Goldman: Chasing Ken Phelps

From SABR member Steven Goldman at The Hardball Times on April 11, 2019:

The Ken Phelps–Jay Buhner trade that so enraged Larry David that he made a point of shaming George Steinbrenner for it in a Seinfeld episode eight years after its consummation could have happened three years earlier than it did. The New York Yankees acquired the 34-year-old Phelps from the Seattle Mariners for the outfielder Buhner, 23, and pitching prospects Rick Balabon and Troy Evers (their 1985 first- and second-round draft picks, respectively) on July 21, 1988, but they had been endeavoring to acquire the left-handed slugger since 1985. The question then, as it was three years later, was why.

Actually, we can dispense with part of the why: Phelps was a unique hitter, a left-handed-hitting, three-true-outcomes unicorn. In 529 games with the Mariners, Phelps hit .249/.392/.521 with 105 home runs in 1,399 at-bats. If Phelps’ rate of a home run every 13.3 at-bats during those years qualified for the all-time list, it would fall between Barry Bonds’ one home run per 12.9 and Jim Thome’s 13.8. Phelps wasn’t much with the glove, and he was much less exciting against same-side pitching (.202/.329/.370 career), but if you needed damage done against a right-handed pitcher, this Muppet-looking dude with the big mustache and bigger glasses was as good as anyone in the game. During his Mariners years, just three players outpaced Phelps when it came to OPS versus right-handed pitchers (.938): Darryl Strawberry (.962), George Brett (.963), and Wade Boggs (.984).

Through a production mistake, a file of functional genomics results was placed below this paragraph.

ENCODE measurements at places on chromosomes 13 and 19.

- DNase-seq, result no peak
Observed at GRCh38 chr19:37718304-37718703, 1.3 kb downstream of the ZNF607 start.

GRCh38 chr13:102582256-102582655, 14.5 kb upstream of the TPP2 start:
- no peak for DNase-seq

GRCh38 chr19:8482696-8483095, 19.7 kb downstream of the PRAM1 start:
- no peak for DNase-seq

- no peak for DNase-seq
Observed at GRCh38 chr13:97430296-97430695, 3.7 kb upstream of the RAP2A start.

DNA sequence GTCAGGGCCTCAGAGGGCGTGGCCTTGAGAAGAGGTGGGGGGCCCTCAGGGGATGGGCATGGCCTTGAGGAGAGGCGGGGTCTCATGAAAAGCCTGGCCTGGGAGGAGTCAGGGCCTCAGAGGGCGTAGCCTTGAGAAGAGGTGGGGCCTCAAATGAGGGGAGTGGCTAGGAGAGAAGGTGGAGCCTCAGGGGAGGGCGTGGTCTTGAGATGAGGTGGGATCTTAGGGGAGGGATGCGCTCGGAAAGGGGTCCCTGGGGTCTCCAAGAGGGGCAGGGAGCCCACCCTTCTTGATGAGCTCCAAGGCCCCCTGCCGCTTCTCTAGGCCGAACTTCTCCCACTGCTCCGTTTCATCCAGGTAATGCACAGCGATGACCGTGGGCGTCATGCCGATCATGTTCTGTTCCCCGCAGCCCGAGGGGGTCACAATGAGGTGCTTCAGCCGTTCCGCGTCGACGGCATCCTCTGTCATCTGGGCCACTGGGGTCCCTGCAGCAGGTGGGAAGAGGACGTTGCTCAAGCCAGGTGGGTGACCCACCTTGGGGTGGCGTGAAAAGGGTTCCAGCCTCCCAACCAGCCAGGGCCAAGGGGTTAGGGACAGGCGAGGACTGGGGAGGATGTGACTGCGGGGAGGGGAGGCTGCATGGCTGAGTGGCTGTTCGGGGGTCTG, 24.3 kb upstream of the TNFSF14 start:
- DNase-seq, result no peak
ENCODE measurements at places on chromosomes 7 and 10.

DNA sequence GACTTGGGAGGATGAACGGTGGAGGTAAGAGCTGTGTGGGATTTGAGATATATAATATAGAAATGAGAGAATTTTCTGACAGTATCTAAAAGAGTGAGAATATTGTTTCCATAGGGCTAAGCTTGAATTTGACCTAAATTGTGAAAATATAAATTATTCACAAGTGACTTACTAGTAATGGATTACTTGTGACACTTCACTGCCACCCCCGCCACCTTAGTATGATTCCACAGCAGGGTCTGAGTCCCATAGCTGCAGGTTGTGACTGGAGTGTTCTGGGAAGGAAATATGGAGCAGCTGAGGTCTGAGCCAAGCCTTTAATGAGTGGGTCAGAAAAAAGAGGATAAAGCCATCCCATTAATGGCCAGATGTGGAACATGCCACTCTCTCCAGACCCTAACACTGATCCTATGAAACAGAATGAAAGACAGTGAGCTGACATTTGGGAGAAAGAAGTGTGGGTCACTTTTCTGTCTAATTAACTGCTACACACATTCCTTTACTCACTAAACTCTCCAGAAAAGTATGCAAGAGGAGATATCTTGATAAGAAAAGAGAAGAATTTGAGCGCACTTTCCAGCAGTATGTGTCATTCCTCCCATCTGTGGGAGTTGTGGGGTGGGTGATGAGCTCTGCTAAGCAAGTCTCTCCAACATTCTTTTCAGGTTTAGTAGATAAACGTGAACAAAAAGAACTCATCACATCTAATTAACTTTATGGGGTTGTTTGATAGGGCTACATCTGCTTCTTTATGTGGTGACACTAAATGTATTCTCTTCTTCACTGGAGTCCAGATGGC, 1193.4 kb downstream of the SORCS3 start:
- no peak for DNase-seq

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Originally published: April 11, 2019. Last Updated: April 11, 2019.